Thor looked worried. "I would offer to speak to someone in SHIELD about this matter, to see if the London office can help you, but it must be admitted my confidence in the agency has suffered since Nick Fury was replaced as director." He thought a moment. "I will give you the telephone number and computer mail address of Tony Stark. He is frivolous but trustworthy, and he likes you. Should you need my help, contact Stark and let him know." Thor set aside his mug and rose to his feet. "Also, contact Stark if you hear anything from my brother. I will be back in touch soon, and certainly the moment I hear anything."
"Thank you," Annie said, trying not to sound as forlorn as she felt. Thor reached out a powerful arm and embraced her.
"We will find him. Everything will be all right."
In the beginning, guards had come in twice a day, once to leave a tray of food, once to retrieve the utensils. They were uniformed, in black, with black helmets and face shields that made them look, that made them look like… scurrying, on the earth, marching two by two…
In the beginning he had tried to talk to them, not to plead, but to ingratiate, to become real to them, it was harder to hurt you if you were real. He remembered a man with pale hair on his face, and a quiet one, darker, a large one with a great deal of hair, face and head, and a woman. He had not been real to them, not ever, he was not real to anyone and so no one would help him, no one would make it stop.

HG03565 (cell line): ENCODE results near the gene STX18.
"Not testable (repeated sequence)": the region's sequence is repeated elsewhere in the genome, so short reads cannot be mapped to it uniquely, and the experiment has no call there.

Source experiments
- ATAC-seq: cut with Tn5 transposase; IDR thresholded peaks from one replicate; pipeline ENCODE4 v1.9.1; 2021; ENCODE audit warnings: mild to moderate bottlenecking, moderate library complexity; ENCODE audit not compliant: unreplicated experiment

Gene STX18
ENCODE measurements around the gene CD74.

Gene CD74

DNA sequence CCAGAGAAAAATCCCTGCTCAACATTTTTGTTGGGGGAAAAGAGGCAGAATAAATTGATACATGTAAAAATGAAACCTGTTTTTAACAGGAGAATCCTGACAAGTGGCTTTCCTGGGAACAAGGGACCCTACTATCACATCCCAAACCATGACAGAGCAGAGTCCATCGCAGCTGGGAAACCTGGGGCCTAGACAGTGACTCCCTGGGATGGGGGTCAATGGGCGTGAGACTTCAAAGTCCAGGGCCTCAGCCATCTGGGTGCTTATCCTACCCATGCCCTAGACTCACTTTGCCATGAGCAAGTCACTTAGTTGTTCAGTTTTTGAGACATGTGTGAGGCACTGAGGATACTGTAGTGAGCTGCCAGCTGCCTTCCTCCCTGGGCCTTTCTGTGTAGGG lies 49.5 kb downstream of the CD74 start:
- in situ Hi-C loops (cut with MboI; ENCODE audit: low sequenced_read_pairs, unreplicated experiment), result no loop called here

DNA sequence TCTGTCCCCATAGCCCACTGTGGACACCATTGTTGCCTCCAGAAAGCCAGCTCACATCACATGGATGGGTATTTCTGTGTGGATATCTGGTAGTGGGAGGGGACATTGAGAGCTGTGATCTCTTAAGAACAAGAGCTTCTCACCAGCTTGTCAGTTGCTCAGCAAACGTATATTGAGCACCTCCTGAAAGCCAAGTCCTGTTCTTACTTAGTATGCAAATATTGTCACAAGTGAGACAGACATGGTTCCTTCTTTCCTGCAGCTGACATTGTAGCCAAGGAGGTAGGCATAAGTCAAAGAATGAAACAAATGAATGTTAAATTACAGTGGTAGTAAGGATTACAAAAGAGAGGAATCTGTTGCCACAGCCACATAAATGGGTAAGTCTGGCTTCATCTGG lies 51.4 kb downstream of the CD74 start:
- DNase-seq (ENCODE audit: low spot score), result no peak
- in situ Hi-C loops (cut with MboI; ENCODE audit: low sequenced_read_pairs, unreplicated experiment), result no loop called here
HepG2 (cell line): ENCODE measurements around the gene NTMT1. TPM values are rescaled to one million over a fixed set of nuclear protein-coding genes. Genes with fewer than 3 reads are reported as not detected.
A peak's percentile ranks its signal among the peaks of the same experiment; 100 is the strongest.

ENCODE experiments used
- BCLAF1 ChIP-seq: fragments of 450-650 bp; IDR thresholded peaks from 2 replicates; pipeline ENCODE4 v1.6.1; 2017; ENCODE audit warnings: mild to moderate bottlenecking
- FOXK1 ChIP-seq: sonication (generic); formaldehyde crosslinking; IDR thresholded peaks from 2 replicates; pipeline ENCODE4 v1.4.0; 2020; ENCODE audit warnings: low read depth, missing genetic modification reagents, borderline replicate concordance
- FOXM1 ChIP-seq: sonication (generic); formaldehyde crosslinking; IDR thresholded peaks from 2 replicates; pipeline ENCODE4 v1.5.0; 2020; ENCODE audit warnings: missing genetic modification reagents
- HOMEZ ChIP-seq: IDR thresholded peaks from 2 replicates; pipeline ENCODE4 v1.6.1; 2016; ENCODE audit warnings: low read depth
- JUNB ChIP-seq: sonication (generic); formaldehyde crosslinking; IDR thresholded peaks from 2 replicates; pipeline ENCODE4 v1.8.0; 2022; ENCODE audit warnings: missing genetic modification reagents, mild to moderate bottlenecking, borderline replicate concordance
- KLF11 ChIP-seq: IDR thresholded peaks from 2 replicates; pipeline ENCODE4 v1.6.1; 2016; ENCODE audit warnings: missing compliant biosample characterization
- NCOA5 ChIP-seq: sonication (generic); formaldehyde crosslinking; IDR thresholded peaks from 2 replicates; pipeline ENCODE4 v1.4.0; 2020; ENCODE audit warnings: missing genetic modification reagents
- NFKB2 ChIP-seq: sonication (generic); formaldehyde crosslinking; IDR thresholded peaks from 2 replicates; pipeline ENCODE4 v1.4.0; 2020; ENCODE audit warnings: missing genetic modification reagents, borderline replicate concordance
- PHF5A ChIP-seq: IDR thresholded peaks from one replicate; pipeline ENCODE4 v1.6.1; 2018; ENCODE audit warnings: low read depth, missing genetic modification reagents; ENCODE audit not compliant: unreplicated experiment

He was not sure how many guards there were, had tried at first to take note of how they moved, no voices to go by, they never spoke, tried to tell them apart, to remember which was which so he could tell whether he had spoken to them before, see if talking worked at all, but it was too hard, they all ran together two by two in the confusion and pain.
He no longer spoke, it was too hard, too many gaps, so many words missing, so hard to think. He had stopped trying to prevent himself from whimpering.